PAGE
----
Coming from the Molengraaff Institute of Private law (REBO), I feel very much connected to RENFORCE and its work. From my early days as a PHD student, my focus has been on how regulation and supervision can deal with disruptive technology in a future proof way. How to support innovation on the one hand and to protect vulnerable consumer interests on the other, has been the leading theme in my work both in academia and for society. Since this is one of the key themes of RENFORCE, I always feel very much at home, but the last six month have been extremely exciting existing in this respect.
With and trough RENFORCE we have initiated many very valuable projects. One of these initiatives is the project on the EU regulation of the protection of minors on all platforms and media against harmful, violent content. What is the optimal regulatory mix to guarantee protection of our beloved children on the one hand, whilst avoiding stifling innovation of the promising converging media on the other? A RENFORCE Conference on the topic as well as a peer reviewed publication formed the basis of my input in the recent update of the Directive on audio-visual media services, input I could give both as a RENFORCE law professor and as an ERGA chair. I was extremely grateful to learn that the academic effort was fully acknowledge by the European Commission in its text for a New Directive for Audio-visual media services. A perfect valorisation of RENFORCEs academic efforts.
For those of you unfamiliar with ERGA, we were established in 2014 to advise the European Commission in the domain of the Audio-visual Media Services Directive. Our members are independent, national AV regulators from across the EU. Recommendations included encouraging self- and co-regulation, and levelling protection across linear and non-linear content. The majority of recommendations were incorporated into the proposal for the revised directive.
The need for better protection of minors is high and rising. Research by for instance the Netherlands Institute for the Classification of Audio-visual Media shows minors can easily access harmful content on common platforms like YouTube and Facebook. This material is deeply disturbing. Warzone executions. Mobs savagely beating people. Addicts shooting up heroine. Kids cartoons dubbed with profanity.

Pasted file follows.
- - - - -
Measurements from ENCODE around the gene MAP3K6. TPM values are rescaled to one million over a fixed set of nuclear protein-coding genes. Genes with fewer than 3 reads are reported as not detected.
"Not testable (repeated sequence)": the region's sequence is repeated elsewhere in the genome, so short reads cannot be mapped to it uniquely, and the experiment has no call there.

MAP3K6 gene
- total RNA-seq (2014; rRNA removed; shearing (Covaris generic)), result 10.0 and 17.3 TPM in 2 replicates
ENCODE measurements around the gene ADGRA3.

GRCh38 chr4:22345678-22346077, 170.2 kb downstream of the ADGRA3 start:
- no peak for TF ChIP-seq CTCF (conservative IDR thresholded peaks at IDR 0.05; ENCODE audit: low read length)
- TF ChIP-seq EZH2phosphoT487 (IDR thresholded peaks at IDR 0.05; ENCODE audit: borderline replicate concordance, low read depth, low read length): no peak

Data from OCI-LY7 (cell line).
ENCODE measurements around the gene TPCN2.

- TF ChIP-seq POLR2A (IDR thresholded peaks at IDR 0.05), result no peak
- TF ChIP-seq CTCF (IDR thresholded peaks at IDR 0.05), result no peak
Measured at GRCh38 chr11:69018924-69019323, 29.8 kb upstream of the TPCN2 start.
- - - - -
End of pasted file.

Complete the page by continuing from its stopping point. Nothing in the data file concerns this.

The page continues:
The industry has begun to take steps, but there are too many different initiatives and too little coordination. What is needed is a co-regulatory system that works across platforms and devices, that is easy to use, affordable, and universally applicable, taking into account the cultural differences between Member States. The proposal for the revised directive gives private actors from the industry the freedom to develop this system. Private actors have two reasons to make this a top priority. First, it is their social responsibility. Their position as creators, distributors or portals, gives them a moral obligation to protect the most vulnerable groups in society. Second, there is a clear financial incentive. Parents will choose devices and platforms that offer the best protection, meaning the level of protection could in itself become a competitive advantage. This could mean more traffic, advertising income and subscriptions. Not acting, on the other hand, could lead to reputational and financial damage when parents complain and take their business elsewhere.
Combining RENFORCEs academic insights on future proof regulatory strategies in the field of co-regulation, combined with knowledge of industry interests and consumer needs can actually help finding future proof solutions to the benefit of us all. Although the European Commission has indeed completely embraced our views in its proposal for a new Audio-visual Media Services Directive, it is finally upon the Member States and the European Parliament to actually establish the new system and upon industry and regulators to make it work. The next half year will therefore be at least as exciting as the last one.
 The European Regulators Group for Audiovisual Media Services (ERGA)